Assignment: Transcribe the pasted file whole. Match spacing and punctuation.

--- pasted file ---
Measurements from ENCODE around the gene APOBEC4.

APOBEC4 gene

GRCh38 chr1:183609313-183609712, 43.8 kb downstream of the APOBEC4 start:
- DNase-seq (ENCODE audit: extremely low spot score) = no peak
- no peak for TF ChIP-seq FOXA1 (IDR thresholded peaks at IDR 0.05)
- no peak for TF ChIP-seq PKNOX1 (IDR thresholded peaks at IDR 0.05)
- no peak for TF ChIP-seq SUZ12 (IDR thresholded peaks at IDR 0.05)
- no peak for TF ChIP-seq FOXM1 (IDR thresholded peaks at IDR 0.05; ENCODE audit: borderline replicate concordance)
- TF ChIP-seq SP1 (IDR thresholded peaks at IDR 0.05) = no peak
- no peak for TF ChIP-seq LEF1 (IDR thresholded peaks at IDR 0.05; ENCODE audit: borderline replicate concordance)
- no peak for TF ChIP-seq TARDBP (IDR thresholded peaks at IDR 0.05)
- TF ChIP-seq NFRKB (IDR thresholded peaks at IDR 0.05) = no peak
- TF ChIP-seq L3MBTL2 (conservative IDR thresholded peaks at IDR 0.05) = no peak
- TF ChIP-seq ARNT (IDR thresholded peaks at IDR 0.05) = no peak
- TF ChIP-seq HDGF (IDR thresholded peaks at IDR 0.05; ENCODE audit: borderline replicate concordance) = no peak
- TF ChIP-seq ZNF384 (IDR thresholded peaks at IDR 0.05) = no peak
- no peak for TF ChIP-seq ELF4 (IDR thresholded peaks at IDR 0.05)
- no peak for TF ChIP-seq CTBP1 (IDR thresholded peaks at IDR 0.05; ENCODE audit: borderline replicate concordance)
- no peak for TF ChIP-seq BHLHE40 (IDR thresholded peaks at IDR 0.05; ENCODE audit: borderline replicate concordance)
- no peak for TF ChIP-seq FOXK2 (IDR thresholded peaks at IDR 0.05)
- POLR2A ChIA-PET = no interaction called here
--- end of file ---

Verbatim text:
Measurements from ENCODE around the gene APOBEC4.

APOBEC4 gene

GRCh38 chr1:183609313-183609712, 43.8 kb downstream of the APOBEC4 start:
- DNase-seq (ENCODE audit: extremely low spot score) = no peak
- no peak for TF ChIP-seq FOXA1 (IDR thresholded peaks at IDR 0.05)
- no peak for TF ChIP-seq PKNOX1 (IDR thresholded peaks at IDR 0.05)
- no peak for TF ChIP-seq SUZ12 (IDR thresholded peaks at IDR 0.05)
- no peak for TF ChIP-seq FOXM1 (IDR thresholded peaks at IDR 0.05; ENCODE audit: borderline replicate concordance)
- TF ChIP-seq SP1 (IDR thresholded peaks at IDR 0.05) = no peak
- no peak for TF ChIP-seq LEF1 (IDR thresholded peaks at IDR 0.05; ENCODE audit: borderline replicate concordance)
- no peak for TF ChIP-seq TARDBP (IDR thresholded peaks at IDR 0.05)
- TF ChIP-seq NFRKB (IDR thresholded peaks at IDR 0.05) = no peak
- TF ChIP-seq L3MBTL2 (conservative IDR thresholded peaks at IDR 0.05) = no peak
- TF ChIP-seq ARNT (IDR thresholded peaks at IDR 0.05) = no peak
- TF ChIP-seq HDGF (IDR thresholded peaks at IDR 0.05; ENCODE audit: borderline replicate concordance) = no peak
- TF ChIP-seq ZNF384 (IDR thresholded peaks at IDR 0.05) = no peak
- no peak for TF ChIP-seq ELF4 (IDR thresholded peaks at IDR 0.05)
- no peak for TF ChIP-seq CTBP1 (IDR thresholded peaks at IDR 0.05; ENCODE audit: borderline replicate concordance)
- no peak for TF ChIP-seq BHLHE40 (IDR thresholded peaks at IDR 0.05; ENCODE audit: borderline replicate concordance)
- no peak for TF ChIP-seq FOXK2 (IDR thresholded peaks at IDR 0.05)
- POLR2A ChIA-PET = no interaction called here